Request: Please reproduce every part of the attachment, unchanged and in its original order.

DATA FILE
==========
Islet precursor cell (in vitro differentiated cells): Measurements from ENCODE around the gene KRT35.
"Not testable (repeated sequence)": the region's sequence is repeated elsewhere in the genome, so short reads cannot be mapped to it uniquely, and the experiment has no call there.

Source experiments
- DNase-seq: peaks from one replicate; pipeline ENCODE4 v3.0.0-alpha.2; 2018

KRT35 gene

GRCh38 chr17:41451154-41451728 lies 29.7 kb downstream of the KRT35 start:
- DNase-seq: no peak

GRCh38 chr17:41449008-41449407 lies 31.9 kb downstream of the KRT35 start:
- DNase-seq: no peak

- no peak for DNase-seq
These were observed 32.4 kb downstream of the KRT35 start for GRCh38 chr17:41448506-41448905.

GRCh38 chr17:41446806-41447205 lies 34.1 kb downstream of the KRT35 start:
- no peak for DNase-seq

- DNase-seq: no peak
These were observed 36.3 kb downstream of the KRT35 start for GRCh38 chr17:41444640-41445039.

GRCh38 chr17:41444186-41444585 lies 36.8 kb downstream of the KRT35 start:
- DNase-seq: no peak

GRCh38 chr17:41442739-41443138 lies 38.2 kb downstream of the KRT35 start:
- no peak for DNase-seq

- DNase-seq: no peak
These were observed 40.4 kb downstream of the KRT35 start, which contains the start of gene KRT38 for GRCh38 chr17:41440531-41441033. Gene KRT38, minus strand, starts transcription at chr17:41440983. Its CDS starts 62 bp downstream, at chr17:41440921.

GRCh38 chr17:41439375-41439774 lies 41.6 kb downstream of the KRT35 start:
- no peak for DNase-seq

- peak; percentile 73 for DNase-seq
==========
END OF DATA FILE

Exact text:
Islet precursor cell (in vitro differentiated cells): Measurements from ENCODE around the gene KRT35.
"Not testable (repeated sequence)": the region's sequence is repeated elsewhere in the genome, so short reads cannot be mapped to it uniquely, and the experiment has no call there.

Source experiments
- DNase-seq: peaks from one replicate; pipeline ENCODE4 v3.0.0-alpha.2; 2018

KRT35 gene

GRCh38 chr17:41451154-41451728 lies 29.7 kb downstream of the KRT35 start:
- DNase-seq: no peak

GRCh38 chr17:41449008-41449407 lies 31.9 kb downstream of the KRT35 start:
- DNase-seq: no peak

- no peak for DNase-seq
These were observed 32.4 kb downstream of the KRT35 start for GRCh38 chr17:41448506-41448905.

GRCh38 chr17:41446806-41447205 lies 34.1 kb downstream of the KRT35 start:
- no peak for DNase-seq

- DNase-seq: no peak
These were observed 36.3 kb downstream of the KRT35 start for GRCh38 chr17:41444640-41445039.

GRCh38 chr17:41444186-41444585 lies 36.8 kb downstream of the KRT35 start:
- DNase-seq: no peak

GRCh38 chr17:41442739-41443138 lies 38.2 kb downstream of the KRT35 start:
- no peak for DNase-seq

- DNase-seq: no peak
These were observed 40.4 kb downstream of the KRT35 start, which contains the start of gene KRT38 for GRCh38 chr17:41440531-41441033. Gene KRT38, minus strand, starts transcription at chr17:41440983. Its CDS starts 62 bp downstream, at chr17:41440921.

GRCh38 chr17:41439375-41439774 lies 41.6 kb downstream of the KRT35 start:
- no peak for DNase-seq

- peak; percentile 73 for DNase-seq